When Should You Remove a Tree?

When Should You Remove a Tree?

A dying tree sits in the middle of a forest.

Healthy trees are valuable. They produce oxygen and offer shelter for local wildlife. They provide shade and make your property more attractive.

However, there are times when a tree needs to be removed from your property. It’s often in your best interests to remove a dead tree, deeply diseased tree, or severely damaged tree.

Let’s take a closer look at when to cut down a tree, and the signs that show us a tree needs to be removed.

Why and When to Cut Down a Tree on Your Land

You should have a clear goal in mind if you choose to remove a tree. Let’s explore some good reasons to do so:

A Major Safety Risk

Storm damage, severe disease, and other issues can damage trees to the point where they can’t be trusted to remain standing on their own. A falling tree could cause serious and costly injuries to you or your family, as well as damage to your property. It may even fall and damage nearby power lines or other healthy trees. Emergency tree removal can restore safety and deliver you the peace of mind you deserve.

You need to consider the liability issues of a tree falling and harming a guest, neighbor (or a neighbor’s home), or someone simply passing by. Removing a dead or dying tree can reduce those kinds of risks, too.

An Aesthetic Issue

Even if a dead tree isn’t in a position to harm people or property when it falls, it can still stick out like a sore thumb. A dead or dying tree, on its own or among a group of healthy ones, won’t do much to make your home look attractive or boost your property value.

Even if the only major reason to remove a dead or dying tree is its appearance, that’s a good justification. You just want to make sure that the tree can’t be saved or returned to normal with other kinds of tree care and services.

Over Competition 

An area densely packed with trees can create too much competition for available resources. In turn, that can lead to weakened trees that are more vulnerable to things like disease and insect pests. Removing some trees can reduce competition, helping the remaining trees thrive.

A fallen tree branch rests dangerously on a power line.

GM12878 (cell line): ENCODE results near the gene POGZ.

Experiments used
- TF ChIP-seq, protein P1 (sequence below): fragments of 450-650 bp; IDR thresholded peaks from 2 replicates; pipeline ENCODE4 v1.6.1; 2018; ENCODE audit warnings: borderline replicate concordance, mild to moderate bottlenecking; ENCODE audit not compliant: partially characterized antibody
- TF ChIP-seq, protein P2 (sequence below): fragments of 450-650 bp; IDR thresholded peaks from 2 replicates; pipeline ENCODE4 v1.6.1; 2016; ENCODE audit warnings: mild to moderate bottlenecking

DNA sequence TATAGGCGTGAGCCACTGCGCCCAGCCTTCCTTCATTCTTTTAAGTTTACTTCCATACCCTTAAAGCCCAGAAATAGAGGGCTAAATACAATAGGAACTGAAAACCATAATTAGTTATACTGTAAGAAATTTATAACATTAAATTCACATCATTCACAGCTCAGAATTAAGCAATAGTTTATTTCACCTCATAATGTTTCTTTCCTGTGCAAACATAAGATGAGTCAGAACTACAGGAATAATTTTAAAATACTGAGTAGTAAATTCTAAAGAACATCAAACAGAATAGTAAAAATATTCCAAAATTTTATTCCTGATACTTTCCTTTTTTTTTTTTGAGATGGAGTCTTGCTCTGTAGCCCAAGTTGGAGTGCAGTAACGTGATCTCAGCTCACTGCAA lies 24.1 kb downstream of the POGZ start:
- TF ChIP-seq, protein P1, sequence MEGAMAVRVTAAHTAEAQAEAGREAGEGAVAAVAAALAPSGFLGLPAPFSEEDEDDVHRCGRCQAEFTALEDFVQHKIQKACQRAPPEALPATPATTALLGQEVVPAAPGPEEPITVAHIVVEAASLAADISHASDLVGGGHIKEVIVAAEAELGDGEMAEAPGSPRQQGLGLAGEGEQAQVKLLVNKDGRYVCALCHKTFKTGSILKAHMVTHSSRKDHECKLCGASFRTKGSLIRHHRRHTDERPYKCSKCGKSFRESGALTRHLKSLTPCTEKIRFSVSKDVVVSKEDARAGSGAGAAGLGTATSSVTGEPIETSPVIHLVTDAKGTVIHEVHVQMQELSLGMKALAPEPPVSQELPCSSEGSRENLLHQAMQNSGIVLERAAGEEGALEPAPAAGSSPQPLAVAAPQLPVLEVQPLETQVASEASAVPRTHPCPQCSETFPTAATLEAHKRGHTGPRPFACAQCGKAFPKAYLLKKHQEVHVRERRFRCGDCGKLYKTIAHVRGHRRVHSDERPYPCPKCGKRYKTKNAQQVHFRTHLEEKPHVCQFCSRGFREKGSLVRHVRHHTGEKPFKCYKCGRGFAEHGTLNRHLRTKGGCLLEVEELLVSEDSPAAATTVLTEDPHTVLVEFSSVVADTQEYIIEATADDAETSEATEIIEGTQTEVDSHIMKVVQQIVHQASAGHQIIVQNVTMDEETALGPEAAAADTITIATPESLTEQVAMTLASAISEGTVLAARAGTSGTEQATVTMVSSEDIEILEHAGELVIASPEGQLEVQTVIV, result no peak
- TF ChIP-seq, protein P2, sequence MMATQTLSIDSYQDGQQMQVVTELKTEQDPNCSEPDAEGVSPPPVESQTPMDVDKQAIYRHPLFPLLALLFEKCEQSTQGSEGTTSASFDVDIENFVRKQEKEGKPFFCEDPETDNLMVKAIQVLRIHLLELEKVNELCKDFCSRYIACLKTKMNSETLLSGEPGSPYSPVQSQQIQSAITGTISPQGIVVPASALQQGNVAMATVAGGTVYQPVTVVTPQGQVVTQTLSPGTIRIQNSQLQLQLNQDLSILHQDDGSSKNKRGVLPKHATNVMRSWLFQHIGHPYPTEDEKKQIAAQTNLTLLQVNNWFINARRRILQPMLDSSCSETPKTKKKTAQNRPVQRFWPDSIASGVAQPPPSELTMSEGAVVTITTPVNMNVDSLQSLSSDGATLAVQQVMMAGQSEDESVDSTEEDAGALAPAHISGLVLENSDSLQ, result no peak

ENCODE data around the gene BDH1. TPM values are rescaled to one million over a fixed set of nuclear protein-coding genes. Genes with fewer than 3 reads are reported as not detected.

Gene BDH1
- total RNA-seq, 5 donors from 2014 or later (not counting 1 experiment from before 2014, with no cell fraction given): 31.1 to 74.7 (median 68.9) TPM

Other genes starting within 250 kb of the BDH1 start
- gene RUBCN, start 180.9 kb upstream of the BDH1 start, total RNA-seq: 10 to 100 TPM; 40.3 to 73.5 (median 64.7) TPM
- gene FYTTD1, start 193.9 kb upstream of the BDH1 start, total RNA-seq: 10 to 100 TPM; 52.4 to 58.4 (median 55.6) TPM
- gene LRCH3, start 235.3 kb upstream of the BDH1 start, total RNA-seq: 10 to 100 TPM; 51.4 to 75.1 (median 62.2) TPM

Do You Need Permission to Cut Down a Tree on Your Land?

Within our service area, some municipalities require a permit for tree removal (and for replanting to replace a removed tree as well, in some cases). The City of Portland, for example, has detailed guidelines for when a permit is required and when a new tree must be planted.

It’s always a good idea to get in touch with local officials to make sure you cover your bases. Still have questions? We can help! Just give us a call or send us a message.

Clear Signs a Tree Needs to Be Cut Down

Removing a tree isn’t a decision to take lightly. You should consider all of your options because of the many benefits trees provide.

Working with a certified arborist can help you identify other options to address a problem related to a tree. They could potentially remove dead branches instead of the entire tree, if the trunk and tree root system are still viable. A tree expert could also use tree pruning to guide the growth of a tree or remove a branch that’s too close to your home or blocking your walkway.

With the need to consider options besides full removal in mind, let’s look at some signs a tree needs to be removed:

  • Widespread and pervasive poor health: A few damaged tree branches can likely be removed without taking more drastic action. However, severe damage across a majority of a tree means it’s probably not viable in the long term. Removal is often the best option.
  • Extensive crown dieback: A lack of growth and abundance of dead branches and twigs at the top of your tree can indicate crown dieback. Crown dieback (and its causes, like stress or root damage) can be addressed. However, extensive dieback can indicate an irreversible problem.
  • Noticeable lean: A leaning tree isn’t a healthy tree. You may need to work with a professional tree removal service to address the problem before the tree falls.
  • Many dead and dying branches: This is likely a sign of a widespread and serious problem within your tree.
  • Severe tree trunk damage: It’s not easy for trees to shrug off serious damage to its trunk. The University of Maryland’s Extension program points to warning signs like vertical cracks, seams, a hollow trunk, and large wounds.

Expert Removal for Trees Large and Small

Monkeyman’s Tree Service has been performing residential and commercial tree removals for over 30 years. We offer a tree removal service you can trust!